|Always great to get the kids out camping in the mountains|
|Time to pull out the Dutch oven!|
|We love to camp so we can relax in camp and shoot the bull ...|
|Salmon River beach scene! Won't need the sun tarp this time of year ...|
|Morels are happening!|
The weather looks pretty darn nice for Memorial Day weekend! Highs in the mid-70s to 80s in the lower elevations, and highs in the high 60s and low 70s in the mountains. Very little chance of precipitation. So, hey, time to load up the rig with all of your camping gear for the official launch of the camping season over Memorial Day weekend.
The Idaho Statesman outdoors team pulled together a nice summary of the camping, road and trail conditions in the Boise, Payette and Sawtooth national forests in today's paper. The upshot seems to be that trails, roads and campgrounds below 6,500-foot elevation are open for Memorial Day weekend activities, and sites above that elevation are more iffy or closed by snow. Bull Trout Lake is closed by snow, for example, and so are Deadwood Reservoir and the Trinity Mountains.
Here are my 10 rock-solid ideas for Memorial Day camping and outings:
- Camping in the Owyhees should be fine, but be forewarned, the rattlesnakes are emerging. See my spring camping blog post from March ... places like Bruneau Dunes State Park, Leslie Gulch, Succor Creek State Park or the Morley Nelson Snake River Birds of Prey National Conservation Area would all be good bets.
- Camping near Idaho City should be great. Take the Rabbit Creek Road into the North Fork of the Boise River or the Middle Fork of the Boise River. There are tons of self-support dispersed camping areas in both river corridors. Keep an eye on your kids. The rivers are running high.
- Camping near Stanley should be fine, too, at low elevations. Stanley Lake Campground is open. So are the campgrounds at the ever-popular Redfish Lake and vicinity. Can't beat the view!
- Morel mushrooms are popping up in the Boise National Forest and Payette National Forest. Morels are delicious and easy to identify. Look for them between 4,500 and 5,500 elevation. Might be good pickings in the Pony and Elk complex fire zones from last summer, but not sure how much of that is accessible to the public.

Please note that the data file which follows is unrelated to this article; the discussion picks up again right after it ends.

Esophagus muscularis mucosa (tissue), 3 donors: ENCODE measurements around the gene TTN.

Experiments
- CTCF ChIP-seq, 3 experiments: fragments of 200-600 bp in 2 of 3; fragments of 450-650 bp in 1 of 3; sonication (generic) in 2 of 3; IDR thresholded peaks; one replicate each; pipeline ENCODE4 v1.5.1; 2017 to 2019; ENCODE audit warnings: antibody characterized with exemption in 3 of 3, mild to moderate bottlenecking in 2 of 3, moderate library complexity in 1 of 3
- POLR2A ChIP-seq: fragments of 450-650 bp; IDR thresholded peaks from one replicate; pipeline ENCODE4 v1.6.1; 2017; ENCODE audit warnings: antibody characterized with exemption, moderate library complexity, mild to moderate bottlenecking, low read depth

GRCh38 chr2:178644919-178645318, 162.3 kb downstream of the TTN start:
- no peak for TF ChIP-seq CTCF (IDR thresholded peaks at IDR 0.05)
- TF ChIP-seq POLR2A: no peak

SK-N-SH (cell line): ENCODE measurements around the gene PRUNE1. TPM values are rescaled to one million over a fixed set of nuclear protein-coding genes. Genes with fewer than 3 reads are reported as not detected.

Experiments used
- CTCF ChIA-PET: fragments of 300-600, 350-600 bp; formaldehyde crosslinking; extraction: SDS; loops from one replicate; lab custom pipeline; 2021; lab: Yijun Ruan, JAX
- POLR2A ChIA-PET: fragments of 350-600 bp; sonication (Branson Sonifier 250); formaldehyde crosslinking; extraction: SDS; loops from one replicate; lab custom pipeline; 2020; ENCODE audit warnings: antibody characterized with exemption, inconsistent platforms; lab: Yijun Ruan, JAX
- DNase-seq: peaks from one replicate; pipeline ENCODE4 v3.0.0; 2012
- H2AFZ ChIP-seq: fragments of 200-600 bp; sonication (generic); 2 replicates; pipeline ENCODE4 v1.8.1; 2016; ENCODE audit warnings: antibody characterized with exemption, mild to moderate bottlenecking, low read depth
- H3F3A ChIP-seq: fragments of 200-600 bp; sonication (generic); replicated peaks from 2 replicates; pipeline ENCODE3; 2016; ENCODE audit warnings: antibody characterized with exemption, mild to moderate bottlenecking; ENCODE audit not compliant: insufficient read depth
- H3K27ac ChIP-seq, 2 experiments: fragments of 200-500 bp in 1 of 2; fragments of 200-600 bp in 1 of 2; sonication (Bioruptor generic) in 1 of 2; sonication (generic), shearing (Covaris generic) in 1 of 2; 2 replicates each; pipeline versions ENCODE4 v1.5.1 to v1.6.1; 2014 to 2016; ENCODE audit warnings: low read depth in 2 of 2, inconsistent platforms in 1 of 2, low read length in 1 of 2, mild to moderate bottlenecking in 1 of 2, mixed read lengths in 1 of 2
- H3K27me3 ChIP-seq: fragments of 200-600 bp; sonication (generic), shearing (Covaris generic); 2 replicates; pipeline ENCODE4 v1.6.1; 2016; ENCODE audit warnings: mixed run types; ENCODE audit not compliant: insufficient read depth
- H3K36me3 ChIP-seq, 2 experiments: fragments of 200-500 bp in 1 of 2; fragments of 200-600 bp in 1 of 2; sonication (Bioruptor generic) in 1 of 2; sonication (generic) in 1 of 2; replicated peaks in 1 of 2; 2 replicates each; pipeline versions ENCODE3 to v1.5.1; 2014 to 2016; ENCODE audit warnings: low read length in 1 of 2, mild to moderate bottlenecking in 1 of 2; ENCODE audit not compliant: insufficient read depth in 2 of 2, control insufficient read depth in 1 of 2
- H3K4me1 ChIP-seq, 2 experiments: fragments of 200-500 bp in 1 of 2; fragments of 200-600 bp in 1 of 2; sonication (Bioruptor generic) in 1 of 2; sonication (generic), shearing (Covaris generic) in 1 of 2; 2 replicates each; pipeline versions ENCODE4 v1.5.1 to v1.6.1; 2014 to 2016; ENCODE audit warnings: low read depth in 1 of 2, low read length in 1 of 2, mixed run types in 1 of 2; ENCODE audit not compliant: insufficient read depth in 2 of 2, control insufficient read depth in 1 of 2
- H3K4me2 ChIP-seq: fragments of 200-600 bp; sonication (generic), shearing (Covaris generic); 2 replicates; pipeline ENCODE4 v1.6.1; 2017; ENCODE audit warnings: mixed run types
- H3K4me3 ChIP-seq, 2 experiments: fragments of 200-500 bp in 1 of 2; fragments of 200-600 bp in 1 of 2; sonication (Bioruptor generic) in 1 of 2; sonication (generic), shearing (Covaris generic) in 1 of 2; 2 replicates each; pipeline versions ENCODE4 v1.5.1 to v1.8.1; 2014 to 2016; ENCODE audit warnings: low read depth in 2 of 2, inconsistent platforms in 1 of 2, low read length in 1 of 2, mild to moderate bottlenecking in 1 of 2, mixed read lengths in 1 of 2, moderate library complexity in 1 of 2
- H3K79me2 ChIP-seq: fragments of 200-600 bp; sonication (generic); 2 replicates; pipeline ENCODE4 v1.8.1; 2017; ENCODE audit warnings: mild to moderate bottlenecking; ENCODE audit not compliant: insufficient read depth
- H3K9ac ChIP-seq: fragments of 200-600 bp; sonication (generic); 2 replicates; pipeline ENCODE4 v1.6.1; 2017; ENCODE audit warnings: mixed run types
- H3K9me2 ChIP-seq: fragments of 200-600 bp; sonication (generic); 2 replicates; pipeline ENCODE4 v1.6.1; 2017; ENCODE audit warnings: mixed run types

- Another cool spring camping location is on the HUGE white sandy beaches along the Salmon River, upstream of Riggins. There are numerous big beaches up there where you can set up a great camp, hang out by the river, do some floating on the Salmon and/or go hiking. The hike on the Wind River Trail via the Wind River Pack Bridge about 25 miles upstream of Riggins has a number of switchbacks as you climb higher and higher up the Salmon River canyon. The trail eventually leads into the Gospel Hump Wilderness, but you probably won't get that far. That'd be a great hike right now.
- If you're in the Riggins area, the hike up Rapid River is a sweet one, too. The trailhead is about two miles south of Riggins. I just saw some beautiful photos from some folks who went backpacking in the Rapid River last weekend.
- Camping in Lake Cascade State Park should be dandy as well. If you go to Cascade, the Crown Point Trail is a great family friendly hike or bike ride for all abilities and ages. It's about 3 miles one-way to a temporary dead-end, and 3 miles back. You also can go biking or hiking on the The Strand, a two-mile trail along the North Fork of the Payette River in Cascade. Very pretty spot, and it's next to Kelly's Whitewater Park.
- Idaho has lots of great state parks! Visit the Idaho Department of Parks and Recreation web site to check out the camping opportunities. I've mentioned Lake Cascade and Bruneau Dunes, but there's also Three Island Crossing State Park, Ponderosa State Park and Thousand Springs State Park to consider in SW Idaho.